Gallery: Wayne Larsen

Love of nature reflected in Laurentian landscape paintings

Wayne Larsen began painting in 1975, and has since produced many canvases depicting Quebec’s Laurentian mountains and the rural Eastern Townships, as well as scenes of Ontario and Alberta. The Group of Seven and their contemporaries have always been of particular interest to him; he has been collecting books and articles on the subject for nearly forty years.

Wayne grew up in Montreal’s east end and in Val David, Quebec, where he spent a lot of time fishing and climbing the local mountains. He studied Fine Arts at Champlain College and later earned B.A. and M.A. degrees from Concordia University, where he has been a full- and part-time faculty member in the Journalism Department since 2003.

As an author, he has written four books on Canadian art. His 2009 biography of A.Y. Jackson, The Life of a Landscape Painter, received much critical acclaim and reached the number-two position on the Globe and Mail’s national bestseller list (art books). He often lectures at universities, museums and other cultural institutions on Impressionism, early 20th-century Canadian art, and contemporary media issues.

He lives in Montreal and Val David with his wife, the art historian Darlene Cousins.

These recent landscape paintings by artist Wayne Larsen are available for sale at very reasonable prices for the upcoming holiday season. Comprised of oil or acrylic on canvas, the majority of them depict scenes of Quebec’s Laurentian region. For more information—including prices and to view additional works not shown here—you may contact him directly at 514 660-4434 or by email at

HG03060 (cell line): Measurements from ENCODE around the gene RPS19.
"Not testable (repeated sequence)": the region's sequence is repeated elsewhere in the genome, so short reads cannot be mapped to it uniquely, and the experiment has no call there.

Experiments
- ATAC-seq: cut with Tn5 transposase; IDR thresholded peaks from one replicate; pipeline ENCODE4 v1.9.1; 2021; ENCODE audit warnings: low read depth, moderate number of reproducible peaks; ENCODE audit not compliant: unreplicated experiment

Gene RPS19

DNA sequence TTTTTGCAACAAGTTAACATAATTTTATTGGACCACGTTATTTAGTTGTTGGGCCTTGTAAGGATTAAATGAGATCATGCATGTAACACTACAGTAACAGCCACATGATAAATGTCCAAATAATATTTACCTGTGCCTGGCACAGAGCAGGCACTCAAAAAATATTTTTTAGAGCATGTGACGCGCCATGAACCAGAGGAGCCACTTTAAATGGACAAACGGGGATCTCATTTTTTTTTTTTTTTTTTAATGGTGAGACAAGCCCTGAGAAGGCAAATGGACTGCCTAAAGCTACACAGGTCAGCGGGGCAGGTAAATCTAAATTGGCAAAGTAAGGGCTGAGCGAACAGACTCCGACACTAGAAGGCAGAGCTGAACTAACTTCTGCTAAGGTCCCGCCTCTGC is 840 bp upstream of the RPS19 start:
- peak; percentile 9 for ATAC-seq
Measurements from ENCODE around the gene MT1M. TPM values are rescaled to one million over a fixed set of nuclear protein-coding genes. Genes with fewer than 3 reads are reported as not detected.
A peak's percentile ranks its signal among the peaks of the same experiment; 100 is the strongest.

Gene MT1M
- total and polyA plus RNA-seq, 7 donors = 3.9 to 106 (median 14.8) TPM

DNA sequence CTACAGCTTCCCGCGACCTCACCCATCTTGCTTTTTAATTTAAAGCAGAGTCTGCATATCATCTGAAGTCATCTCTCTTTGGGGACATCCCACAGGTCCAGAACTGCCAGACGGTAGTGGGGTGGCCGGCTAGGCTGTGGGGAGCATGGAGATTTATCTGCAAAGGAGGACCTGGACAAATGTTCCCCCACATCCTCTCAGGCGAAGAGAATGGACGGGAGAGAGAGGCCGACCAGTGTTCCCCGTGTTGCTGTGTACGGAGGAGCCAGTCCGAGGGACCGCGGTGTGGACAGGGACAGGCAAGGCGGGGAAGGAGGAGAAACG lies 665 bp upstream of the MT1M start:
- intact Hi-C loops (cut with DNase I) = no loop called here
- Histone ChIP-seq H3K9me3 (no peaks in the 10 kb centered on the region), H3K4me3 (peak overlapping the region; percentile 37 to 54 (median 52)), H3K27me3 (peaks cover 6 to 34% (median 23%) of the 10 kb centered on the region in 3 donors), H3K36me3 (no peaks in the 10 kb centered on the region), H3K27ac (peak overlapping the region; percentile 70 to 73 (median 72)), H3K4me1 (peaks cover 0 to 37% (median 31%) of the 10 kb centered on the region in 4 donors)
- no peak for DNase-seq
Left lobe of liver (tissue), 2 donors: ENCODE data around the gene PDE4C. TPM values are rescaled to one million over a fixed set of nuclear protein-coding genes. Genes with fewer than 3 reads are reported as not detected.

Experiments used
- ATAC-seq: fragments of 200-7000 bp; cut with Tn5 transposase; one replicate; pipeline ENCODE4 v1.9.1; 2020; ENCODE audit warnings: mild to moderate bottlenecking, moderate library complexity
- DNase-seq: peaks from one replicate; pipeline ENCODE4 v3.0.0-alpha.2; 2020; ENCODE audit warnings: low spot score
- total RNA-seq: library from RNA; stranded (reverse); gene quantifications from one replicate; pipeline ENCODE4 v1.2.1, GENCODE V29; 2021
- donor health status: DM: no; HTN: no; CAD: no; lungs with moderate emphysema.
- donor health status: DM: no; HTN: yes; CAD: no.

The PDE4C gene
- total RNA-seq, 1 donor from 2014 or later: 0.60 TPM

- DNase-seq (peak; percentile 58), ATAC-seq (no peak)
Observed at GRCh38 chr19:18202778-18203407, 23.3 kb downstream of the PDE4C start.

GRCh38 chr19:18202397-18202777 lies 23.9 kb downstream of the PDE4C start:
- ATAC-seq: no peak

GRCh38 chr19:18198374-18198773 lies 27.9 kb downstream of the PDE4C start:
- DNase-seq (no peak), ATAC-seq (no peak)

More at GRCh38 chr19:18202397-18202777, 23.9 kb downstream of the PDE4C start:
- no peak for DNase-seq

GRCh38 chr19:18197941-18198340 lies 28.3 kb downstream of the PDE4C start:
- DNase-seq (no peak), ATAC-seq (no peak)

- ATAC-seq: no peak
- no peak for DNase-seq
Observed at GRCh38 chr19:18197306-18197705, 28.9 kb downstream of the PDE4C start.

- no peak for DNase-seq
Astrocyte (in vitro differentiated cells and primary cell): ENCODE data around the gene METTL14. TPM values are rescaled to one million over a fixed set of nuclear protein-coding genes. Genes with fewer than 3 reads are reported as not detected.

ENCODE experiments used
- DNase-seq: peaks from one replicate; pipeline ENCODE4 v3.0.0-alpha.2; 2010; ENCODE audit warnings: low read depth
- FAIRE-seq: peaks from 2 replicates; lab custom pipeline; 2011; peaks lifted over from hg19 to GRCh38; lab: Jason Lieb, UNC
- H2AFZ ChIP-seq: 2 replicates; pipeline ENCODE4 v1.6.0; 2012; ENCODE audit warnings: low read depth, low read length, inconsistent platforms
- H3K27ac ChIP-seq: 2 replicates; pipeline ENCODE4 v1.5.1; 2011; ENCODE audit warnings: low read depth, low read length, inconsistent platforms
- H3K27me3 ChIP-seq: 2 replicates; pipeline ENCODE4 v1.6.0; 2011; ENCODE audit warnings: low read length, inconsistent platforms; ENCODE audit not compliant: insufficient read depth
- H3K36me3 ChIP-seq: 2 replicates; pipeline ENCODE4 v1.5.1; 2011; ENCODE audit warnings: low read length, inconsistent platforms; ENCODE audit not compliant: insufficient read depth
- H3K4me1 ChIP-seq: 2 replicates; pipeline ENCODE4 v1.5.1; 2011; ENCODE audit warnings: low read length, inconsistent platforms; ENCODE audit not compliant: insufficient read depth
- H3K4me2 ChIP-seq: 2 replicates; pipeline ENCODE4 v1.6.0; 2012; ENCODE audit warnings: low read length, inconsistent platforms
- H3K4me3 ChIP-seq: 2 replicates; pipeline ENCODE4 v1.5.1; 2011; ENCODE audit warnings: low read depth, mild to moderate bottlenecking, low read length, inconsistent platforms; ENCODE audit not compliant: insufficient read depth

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  1. Sharon Phillip

    Hello. My daughter Tracey Phillip told me about you this morning and I had to look you up on line because she said your art is fantastic and also your interest in the Group of Seven peeked my interest
    She told me of your good fortune in meeting some of the family of one of the artists and were privileged to get some of the unfinished works. What a treat. She did not know the name of the artist of the Group of Seven that the unfinished works derived from, but immediately I thought of Tom Thomson for some reason.
    All that to say I too am an artist, although a very amateur one at best, and I can appreciate what a thrill it must have been for you as it would have been for me even at my level. I looked at your works and they are wonderfully done. I can see your love of nature from your childhood embedded in them. Great work,,
    Congratulations in your ongoing ventures with art

    Sharon Phillip

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